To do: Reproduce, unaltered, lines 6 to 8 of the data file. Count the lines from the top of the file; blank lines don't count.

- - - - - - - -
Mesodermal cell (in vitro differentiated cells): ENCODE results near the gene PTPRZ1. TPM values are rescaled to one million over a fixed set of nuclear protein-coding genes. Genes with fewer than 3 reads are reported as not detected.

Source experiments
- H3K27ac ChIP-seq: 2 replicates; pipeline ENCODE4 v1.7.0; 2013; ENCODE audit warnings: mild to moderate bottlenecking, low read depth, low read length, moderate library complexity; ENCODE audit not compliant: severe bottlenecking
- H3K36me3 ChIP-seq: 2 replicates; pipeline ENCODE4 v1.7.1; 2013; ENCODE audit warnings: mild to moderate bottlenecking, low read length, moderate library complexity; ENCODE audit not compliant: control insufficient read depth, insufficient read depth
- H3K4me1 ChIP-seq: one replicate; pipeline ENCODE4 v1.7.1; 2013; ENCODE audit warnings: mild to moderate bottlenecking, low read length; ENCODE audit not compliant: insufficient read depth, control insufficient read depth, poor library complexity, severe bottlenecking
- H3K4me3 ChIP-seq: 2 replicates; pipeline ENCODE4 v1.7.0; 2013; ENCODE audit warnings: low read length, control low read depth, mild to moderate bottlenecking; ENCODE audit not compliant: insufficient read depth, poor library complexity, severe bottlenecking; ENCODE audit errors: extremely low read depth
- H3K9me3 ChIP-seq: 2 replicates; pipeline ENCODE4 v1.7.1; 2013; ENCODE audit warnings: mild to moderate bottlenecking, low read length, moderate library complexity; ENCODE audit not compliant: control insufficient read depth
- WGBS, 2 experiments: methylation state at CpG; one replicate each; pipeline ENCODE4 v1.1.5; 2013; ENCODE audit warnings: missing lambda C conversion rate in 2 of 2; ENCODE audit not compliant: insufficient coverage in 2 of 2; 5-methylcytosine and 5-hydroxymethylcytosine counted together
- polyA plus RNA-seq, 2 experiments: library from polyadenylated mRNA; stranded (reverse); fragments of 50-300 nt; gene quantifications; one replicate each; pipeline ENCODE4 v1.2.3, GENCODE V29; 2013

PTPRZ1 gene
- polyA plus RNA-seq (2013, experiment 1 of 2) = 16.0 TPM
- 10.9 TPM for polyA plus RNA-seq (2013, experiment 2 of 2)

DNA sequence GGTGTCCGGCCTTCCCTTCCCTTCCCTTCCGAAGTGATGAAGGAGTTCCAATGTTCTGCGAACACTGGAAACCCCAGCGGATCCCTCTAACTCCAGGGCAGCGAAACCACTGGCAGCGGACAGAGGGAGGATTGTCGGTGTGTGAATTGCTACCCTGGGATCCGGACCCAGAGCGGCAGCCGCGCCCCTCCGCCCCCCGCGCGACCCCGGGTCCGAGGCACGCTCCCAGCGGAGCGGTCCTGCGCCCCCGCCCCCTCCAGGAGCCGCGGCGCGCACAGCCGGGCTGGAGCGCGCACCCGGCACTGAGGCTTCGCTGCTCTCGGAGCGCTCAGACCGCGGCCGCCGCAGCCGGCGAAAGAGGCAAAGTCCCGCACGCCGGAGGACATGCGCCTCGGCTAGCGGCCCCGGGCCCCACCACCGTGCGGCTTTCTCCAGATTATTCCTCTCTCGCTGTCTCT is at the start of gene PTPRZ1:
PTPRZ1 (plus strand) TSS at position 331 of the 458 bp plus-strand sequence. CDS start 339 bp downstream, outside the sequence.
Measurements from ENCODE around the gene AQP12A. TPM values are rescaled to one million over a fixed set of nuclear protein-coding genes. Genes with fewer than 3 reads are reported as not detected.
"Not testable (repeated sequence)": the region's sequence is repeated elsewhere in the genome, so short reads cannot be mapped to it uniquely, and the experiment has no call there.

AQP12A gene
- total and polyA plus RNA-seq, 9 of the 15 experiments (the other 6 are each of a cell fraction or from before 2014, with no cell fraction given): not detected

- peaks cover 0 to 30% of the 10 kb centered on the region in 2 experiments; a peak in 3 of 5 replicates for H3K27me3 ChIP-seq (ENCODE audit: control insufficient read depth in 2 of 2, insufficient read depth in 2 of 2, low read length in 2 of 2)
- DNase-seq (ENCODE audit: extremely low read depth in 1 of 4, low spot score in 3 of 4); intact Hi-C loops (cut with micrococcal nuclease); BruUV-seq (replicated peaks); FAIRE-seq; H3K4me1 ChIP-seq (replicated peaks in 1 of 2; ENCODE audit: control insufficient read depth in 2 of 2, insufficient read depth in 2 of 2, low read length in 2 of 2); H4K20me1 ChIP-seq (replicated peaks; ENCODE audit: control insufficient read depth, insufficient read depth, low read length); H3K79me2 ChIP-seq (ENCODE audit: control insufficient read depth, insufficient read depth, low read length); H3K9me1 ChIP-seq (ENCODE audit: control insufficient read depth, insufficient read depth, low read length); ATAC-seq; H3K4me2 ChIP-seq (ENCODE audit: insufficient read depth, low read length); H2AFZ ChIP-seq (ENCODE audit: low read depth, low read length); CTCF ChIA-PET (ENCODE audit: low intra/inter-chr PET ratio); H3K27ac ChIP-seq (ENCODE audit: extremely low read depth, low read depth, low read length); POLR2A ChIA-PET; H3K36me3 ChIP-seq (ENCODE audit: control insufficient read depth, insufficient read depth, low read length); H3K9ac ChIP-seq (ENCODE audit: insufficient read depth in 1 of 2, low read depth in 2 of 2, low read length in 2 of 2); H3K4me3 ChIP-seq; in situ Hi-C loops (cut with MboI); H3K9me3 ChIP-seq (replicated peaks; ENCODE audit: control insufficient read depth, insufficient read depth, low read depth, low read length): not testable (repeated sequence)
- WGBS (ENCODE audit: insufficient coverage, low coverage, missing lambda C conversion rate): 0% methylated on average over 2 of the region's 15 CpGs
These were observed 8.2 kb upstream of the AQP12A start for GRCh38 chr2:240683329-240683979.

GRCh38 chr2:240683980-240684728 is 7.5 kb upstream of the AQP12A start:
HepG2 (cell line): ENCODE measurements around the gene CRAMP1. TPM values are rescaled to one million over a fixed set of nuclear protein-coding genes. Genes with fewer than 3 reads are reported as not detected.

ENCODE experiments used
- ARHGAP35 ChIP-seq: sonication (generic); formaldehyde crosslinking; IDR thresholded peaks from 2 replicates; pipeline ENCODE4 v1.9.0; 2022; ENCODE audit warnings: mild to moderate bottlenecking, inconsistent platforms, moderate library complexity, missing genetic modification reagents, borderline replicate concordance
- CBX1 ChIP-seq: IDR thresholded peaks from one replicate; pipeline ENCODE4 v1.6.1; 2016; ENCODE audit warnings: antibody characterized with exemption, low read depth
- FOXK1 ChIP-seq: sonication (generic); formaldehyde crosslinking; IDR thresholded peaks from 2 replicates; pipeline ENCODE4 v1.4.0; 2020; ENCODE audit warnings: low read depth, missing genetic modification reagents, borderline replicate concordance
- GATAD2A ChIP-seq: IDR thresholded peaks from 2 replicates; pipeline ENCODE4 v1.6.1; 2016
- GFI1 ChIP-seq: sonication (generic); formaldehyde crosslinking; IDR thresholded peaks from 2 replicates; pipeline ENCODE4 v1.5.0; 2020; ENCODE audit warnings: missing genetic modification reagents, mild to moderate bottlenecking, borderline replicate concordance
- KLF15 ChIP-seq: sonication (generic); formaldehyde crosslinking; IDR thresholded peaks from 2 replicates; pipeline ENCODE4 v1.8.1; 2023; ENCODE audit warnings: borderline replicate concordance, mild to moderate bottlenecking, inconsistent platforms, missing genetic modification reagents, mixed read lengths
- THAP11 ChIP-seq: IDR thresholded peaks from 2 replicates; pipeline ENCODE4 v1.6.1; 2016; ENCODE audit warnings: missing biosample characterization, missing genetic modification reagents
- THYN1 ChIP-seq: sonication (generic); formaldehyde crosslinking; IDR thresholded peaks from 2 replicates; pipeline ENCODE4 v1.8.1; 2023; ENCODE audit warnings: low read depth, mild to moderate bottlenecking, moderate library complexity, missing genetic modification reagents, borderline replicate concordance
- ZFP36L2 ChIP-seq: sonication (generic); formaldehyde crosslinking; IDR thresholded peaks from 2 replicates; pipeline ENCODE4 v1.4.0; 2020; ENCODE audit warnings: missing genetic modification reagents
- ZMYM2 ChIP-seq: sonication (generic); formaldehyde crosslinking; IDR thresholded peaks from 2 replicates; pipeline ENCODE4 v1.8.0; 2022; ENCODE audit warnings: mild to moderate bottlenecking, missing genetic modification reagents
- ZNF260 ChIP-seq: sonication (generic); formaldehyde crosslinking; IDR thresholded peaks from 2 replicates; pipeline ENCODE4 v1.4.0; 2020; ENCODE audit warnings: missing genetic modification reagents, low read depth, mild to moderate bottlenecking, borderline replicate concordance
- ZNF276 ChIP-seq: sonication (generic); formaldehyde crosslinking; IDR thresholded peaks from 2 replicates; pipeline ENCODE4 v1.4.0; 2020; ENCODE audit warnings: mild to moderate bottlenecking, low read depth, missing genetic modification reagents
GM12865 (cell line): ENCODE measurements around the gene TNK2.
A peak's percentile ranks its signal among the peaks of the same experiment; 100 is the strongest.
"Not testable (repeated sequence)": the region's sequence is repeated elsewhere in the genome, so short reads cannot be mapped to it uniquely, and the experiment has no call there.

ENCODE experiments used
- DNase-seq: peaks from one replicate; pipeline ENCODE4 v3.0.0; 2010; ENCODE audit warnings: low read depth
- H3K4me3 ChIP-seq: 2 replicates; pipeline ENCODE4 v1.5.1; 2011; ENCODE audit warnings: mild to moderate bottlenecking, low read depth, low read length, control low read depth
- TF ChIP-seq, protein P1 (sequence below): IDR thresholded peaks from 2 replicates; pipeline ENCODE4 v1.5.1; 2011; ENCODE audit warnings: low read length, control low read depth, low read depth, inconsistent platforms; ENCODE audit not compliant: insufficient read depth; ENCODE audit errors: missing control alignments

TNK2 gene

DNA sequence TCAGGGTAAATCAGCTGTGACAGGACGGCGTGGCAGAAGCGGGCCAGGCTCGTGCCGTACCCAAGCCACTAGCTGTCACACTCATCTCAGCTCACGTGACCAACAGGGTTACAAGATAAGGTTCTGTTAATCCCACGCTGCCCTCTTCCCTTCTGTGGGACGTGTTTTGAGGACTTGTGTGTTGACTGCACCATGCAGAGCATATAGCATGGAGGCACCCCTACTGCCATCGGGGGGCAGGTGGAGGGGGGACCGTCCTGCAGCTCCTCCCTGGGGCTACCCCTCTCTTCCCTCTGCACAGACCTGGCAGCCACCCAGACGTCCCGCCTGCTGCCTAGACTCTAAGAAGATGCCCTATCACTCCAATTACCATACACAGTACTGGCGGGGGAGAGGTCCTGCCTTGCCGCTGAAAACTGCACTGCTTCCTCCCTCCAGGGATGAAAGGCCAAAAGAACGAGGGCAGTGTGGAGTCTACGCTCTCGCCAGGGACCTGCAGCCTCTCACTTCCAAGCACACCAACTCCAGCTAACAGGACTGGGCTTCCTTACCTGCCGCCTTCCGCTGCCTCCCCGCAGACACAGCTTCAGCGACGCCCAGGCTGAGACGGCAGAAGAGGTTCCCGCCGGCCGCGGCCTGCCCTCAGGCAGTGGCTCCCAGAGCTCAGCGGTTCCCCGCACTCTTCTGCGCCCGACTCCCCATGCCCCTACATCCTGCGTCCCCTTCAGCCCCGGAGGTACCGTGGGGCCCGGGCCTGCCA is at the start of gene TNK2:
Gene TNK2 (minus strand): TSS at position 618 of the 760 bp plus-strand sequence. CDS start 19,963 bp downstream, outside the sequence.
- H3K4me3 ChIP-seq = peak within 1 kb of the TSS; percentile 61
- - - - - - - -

- H3K4me3 ChIP-seq: 2 replicates; pipeline ENCODE4 v1.7.0; 2013; ENCODE audit warnings: low read length, control low read depth, mild to moderate bottlenecking; ENCODE audit not compliant: insufficient read depth, poor library complexity, severe bottlenecking; ENCODE audit errors: extremely low read depth
- H3K9me3 ChIP-seq: 2 replicates; pipeline ENCODE4 v1.7.1; 2013; ENCODE audit warnings: mild to moderate bottlenecking, low read length, moderate library complexity; ENCODE audit not compliant: control insufficient read depth
- WGBS, 2 experiments: methylation state at CpG; one replicate each; pipeline ENCODE4 v1.1.5; 2013; ENCODE audit warnings: missing lambda C conversion rate in 2 of 2; ENCODE audit not compliant: insufficient coverage in 2 of 2; 5-methylcytosine and 5-hydroxymethylcytosine counted together